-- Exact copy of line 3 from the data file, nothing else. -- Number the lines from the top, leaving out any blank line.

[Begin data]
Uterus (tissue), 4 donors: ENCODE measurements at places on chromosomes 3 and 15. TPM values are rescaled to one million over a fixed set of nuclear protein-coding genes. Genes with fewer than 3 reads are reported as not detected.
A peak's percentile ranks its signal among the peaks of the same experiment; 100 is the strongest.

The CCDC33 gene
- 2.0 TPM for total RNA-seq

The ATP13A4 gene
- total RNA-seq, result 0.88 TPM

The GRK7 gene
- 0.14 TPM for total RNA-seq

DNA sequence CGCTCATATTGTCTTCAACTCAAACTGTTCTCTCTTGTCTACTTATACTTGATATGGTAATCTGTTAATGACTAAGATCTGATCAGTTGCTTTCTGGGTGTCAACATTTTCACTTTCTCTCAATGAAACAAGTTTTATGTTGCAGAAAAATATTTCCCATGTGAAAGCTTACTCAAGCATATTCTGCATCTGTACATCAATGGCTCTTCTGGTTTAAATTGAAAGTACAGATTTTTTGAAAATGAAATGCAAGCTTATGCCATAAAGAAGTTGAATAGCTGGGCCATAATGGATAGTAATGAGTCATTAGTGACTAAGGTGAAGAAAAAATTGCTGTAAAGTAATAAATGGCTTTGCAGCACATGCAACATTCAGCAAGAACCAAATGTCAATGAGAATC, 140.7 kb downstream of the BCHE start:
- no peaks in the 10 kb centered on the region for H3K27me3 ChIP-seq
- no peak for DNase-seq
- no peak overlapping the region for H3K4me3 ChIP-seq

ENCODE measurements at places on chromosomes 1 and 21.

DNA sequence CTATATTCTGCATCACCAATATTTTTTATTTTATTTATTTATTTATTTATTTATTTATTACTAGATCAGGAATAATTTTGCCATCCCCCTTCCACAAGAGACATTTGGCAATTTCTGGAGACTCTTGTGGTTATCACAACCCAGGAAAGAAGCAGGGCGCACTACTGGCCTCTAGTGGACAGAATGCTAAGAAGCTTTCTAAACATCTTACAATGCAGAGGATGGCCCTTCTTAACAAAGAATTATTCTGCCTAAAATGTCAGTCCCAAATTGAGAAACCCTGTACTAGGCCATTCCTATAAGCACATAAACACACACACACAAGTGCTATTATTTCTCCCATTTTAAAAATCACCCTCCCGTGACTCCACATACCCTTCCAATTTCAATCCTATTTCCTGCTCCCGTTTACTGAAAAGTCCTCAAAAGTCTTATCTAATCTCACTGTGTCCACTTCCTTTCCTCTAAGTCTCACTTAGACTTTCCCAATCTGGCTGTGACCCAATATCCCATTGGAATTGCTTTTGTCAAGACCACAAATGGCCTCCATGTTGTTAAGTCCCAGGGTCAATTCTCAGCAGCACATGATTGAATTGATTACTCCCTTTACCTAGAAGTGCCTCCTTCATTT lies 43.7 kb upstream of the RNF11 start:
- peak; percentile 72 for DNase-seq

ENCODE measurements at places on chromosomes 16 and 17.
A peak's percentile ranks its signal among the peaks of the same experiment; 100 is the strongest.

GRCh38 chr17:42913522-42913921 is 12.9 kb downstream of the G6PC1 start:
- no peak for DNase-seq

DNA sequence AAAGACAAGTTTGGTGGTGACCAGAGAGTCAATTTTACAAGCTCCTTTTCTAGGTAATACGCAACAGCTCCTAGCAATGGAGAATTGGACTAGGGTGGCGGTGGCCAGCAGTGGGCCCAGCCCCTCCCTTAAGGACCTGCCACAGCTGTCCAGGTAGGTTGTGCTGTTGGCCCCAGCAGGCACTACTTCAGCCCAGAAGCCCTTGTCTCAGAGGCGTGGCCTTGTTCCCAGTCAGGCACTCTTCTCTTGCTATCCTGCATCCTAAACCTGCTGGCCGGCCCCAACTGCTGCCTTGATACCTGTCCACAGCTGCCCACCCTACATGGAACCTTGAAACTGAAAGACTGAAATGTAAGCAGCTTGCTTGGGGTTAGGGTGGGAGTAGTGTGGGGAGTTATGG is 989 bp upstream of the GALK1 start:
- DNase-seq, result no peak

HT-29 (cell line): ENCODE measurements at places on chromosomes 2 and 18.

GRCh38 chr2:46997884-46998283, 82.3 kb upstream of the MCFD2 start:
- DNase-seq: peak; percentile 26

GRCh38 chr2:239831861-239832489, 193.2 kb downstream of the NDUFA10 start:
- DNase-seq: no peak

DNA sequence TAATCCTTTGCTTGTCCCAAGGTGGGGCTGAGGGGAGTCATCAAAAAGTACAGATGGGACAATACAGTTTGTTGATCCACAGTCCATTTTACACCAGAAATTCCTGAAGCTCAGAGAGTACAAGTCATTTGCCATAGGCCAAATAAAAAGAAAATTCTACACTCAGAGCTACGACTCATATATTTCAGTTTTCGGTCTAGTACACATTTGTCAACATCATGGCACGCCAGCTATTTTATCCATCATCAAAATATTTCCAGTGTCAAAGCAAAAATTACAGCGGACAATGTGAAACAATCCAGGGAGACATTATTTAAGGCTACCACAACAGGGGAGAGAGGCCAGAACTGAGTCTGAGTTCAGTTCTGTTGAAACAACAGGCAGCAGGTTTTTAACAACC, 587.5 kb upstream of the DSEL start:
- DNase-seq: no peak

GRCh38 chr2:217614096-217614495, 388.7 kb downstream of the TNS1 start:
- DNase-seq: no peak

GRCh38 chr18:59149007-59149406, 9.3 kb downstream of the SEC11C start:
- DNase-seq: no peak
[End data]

The CCDC33 gene